Kotheimer's letter to the editor, he suggests the Hobby Lobby decision "looks an awful lot like 'respecting an establishment of religion,'" that "[s]tatutes of this kind in other countries may be called Sharia law" and that "we will experience de facto rule of the American Taliban." How funny! However, liberal democrats decided the Hobby Lobby case.
In deciding the Hobby Lobby case, the Supreme Court relied on a federal law known as "The Religious Freedom Restoration Act of 1993" (RFRA). This act was introduced by liberal Congressman Chuck Schumer (D-NY) on March 11, 1993, and was signed into law by Democratic President Bill Clinton. Thus, "religious establishments" and "other right wing elements who assert the primacy of Christian religion" did not decide this case. Liberal democrats did.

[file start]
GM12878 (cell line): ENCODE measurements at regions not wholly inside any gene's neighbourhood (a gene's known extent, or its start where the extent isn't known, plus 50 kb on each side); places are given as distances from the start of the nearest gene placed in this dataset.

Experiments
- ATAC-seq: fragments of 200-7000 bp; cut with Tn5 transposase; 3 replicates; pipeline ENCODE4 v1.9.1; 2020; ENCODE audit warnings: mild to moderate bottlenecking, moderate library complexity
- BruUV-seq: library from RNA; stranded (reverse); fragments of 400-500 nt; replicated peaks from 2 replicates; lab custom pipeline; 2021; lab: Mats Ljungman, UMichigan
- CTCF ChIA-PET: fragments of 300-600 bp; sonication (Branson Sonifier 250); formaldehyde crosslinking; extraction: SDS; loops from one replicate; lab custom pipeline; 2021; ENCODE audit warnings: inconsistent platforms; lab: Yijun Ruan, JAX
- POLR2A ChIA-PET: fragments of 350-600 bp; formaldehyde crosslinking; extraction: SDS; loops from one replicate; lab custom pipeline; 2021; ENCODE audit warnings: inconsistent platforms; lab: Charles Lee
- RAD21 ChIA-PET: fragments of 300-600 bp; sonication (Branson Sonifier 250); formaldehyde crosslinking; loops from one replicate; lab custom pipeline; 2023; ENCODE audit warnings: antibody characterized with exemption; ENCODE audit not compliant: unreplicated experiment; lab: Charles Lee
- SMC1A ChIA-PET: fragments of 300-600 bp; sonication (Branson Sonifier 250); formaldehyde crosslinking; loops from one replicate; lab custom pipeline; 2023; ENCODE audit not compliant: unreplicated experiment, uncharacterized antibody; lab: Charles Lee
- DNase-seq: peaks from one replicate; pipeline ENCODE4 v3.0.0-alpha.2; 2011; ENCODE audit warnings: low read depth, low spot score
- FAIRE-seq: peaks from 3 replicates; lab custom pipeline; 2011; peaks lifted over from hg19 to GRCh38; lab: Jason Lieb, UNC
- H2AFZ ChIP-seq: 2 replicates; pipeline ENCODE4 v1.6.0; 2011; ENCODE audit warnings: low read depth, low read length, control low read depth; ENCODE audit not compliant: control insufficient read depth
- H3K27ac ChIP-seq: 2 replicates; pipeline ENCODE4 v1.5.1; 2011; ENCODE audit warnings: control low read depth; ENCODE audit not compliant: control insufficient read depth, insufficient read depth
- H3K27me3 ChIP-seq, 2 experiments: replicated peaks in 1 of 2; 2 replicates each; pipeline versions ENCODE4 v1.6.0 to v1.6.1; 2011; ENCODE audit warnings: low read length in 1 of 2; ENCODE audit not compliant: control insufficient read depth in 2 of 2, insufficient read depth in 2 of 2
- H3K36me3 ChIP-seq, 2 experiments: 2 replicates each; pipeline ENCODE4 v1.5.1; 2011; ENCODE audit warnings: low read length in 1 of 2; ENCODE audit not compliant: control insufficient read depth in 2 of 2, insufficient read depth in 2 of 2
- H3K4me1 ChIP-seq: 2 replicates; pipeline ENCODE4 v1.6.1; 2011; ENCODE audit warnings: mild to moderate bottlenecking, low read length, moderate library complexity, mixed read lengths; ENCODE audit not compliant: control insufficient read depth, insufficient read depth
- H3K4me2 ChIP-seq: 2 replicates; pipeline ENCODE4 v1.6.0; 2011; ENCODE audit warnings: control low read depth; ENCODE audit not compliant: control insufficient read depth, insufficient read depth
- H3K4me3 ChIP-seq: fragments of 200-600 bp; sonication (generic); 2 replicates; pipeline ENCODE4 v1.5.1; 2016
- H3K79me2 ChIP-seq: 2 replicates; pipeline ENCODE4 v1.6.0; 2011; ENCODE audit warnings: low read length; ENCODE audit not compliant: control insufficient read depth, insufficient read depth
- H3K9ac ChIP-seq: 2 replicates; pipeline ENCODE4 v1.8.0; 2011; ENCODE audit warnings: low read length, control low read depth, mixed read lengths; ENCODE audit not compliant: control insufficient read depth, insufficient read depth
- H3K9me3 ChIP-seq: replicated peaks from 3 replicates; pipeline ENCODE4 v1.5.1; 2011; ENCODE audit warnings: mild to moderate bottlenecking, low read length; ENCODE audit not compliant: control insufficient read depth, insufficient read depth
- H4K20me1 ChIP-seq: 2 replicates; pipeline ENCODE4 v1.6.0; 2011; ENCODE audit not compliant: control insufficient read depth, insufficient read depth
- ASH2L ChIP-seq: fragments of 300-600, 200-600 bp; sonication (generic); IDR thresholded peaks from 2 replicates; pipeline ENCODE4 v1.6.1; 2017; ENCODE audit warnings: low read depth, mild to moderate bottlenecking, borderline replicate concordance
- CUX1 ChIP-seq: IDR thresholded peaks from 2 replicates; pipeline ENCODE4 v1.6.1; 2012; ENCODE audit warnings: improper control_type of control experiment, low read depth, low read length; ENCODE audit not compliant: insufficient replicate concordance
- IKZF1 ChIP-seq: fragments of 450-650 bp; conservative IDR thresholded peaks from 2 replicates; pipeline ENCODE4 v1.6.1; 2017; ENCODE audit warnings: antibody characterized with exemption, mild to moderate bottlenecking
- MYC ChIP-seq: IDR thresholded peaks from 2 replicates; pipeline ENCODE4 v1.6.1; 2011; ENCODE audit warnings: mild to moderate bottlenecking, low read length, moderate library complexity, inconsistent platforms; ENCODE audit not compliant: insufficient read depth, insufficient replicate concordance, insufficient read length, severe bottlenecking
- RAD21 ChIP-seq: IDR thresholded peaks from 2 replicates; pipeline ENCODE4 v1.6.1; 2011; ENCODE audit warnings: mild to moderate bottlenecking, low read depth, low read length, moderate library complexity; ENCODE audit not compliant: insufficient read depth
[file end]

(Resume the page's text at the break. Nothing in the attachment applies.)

Critics of the Hobby Lobby decision fail to understand the meaning of the Constitutional religious protection phrase of not "prohibiting the free exercise thereof." The decision does not claim that a woman cannot have "choice" over her own body, even if we disagree with her decision. What the Supreme Court's decision made abundantly clear is that if you wish to purchase an abortion-inducing drug, your employer does not have to pay for that choice when paying for such drugs is against the employer's religious beliefs. Is there some religious belief that women "must" purchase abortion-inducing drugs? I don't know of any such religious belief. An employer should be able to exercise his/her religious belief that buying such abortion-inducing drugs for someone else violates his/her religious tenets. The not "prohibiting the free exercise thereof" provision means that your freedom to buy such drugs does not require me to buy them for you.
Kenneth M. Haneline, Hudson